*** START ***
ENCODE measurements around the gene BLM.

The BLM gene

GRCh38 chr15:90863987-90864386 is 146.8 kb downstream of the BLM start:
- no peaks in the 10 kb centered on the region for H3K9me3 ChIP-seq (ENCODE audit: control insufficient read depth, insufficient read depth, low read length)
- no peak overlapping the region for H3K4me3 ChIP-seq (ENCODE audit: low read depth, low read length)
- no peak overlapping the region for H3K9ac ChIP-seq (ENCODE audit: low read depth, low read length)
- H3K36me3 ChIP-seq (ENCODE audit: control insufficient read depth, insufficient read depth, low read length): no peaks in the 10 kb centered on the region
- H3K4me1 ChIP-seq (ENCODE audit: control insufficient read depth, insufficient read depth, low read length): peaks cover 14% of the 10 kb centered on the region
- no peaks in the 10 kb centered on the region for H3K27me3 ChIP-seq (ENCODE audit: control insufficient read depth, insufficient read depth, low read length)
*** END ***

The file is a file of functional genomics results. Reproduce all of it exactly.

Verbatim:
ENCODE measurements around the gene BLM.

The BLM gene

GRCh38 chr15:90863987-90864386 is 146.8 kb downstream of the BLM start:
- no peaks in the 10 kb centered on the region for H3K9me3 ChIP-seq (ENCODE audit: control insufficient read depth, insufficient read depth, low read length)
- no peak overlapping the region for H3K4me3 ChIP-seq (ENCODE audit: low read depth, low read length)
- no peak overlapping the region for H3K9ac ChIP-seq (ENCODE audit: low read depth, low read length)
- H3K36me3 ChIP-seq (ENCODE audit: control insufficient read depth, insufficient read depth, low read length): no peaks in the 10 kb centered on the region
- H3K4me1 ChIP-seq (ENCODE audit: control insufficient read depth, insufficient read depth, low read length): peaks cover 14% of the 10 kb centered on the region
- no peaks in the 10 kb centered on the region for H3K27me3 ChIP-seq (ENCODE audit: control insufficient read depth, insufficient read depth, low read length)